Disco Dancer is a 1982 Indian Bollywood musical drama film, written by Rahi Masoom Raza and directed by Babbar Subhash. It stars Mithun Chakraborty and Kim in the lead roles, with Om Puri and Rajesh Khanna in supporting roles. The film tells the rags-to-riches story of a young street performer from the slums of Bombay. The film is known for its filmi disco Bollywood songs, composed by Bappi Lahiri and written by Faruk Kaiser. Popular songs include "Jimmy Jimmy Jimmy Aaja" sung by Parvati Khan, "I am a Disco Dancer" sung by Vijay Benedict, "Yaad Aa Raha Hai" sung by Lahiri, and "Goro Ki Na Kaalo Ki" sung by Suresh Wadkar with Usha Mangeshkar.
|Directed by||Babbar Subhash|
|Produced by||Babbar Subhash|
|Written by||Dr. Rahi Masoom Reza|
Deepak Balraj Vij
|Music by||Bappi Lahiri (composer) |
Faruk Kaiser (lyrics)
|Edited by||Mangesh Chavan |
B. Subhash Movie Unit
|Box office||est. ₹1 billion ($106 million)|
The film was a worldwide success, with its popularity extending across Southern/Central/Eastern Asia, the Soviet Union, Eastern Europe, the Middle East, Turkey, and Eastern/Western Africa. It was the first Indian film to gross ₹100 crore (₹1 billion) worldwide, making it the highest-grossing Indian film ever up until Hum Aapke Hain Kaun (1994). Disco Dancer was also the highest-grossing foreign film ever in the Soviet Union. Disco Dancer established Mithun as a household name across Southern Asia and the Soviet Union. The soundtrack album was also a success, having went Platinum in India and received a Gold Award in China.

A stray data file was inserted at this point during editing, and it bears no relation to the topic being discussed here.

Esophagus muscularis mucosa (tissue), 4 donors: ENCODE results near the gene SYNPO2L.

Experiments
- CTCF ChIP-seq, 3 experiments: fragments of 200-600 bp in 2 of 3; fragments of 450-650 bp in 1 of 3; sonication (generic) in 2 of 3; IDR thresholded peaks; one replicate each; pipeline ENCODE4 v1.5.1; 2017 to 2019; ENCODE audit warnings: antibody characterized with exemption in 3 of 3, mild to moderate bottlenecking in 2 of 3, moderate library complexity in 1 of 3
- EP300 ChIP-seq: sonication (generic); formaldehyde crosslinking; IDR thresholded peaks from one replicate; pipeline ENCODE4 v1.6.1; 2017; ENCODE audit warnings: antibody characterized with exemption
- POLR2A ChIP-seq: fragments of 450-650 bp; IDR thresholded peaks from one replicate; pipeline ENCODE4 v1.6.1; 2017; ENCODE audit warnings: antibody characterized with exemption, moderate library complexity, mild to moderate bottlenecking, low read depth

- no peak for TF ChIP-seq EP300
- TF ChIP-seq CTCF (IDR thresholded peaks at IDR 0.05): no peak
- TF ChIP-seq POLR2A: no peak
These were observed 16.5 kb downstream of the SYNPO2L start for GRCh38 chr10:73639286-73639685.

Anil (Mithun Chakraborty), a street performer and wedding singer from the slums of Bombay, is scarred by the memory of the rich P. N. Oberoi (Om Shivpuri) beating his mother (Gita Siddharth) in an incident during his childhood. When David Brown, the manager (Om Puri) is fed up of Indian disco current champion's tantrums Sam (Karan Razdan) and looks for some new talent, he happens to watch Anil dance-walking across a street. Rebranded as 'Jimmy', the rising disco star must take the throne from Sam and win the heart of Rita (Kim), Oberoi's daughter.
All seems to be going well until Oberoi hires men to connect Jimmy's electric guitar to 5,000 volts of electricity, causing Jimmy's mother to die in a tragic accident. Jimmy gets guitar phobia after witnessing his mother's death. Later, Oberoi's goons break his legs. With help from Rita, Jimmy begins to walk.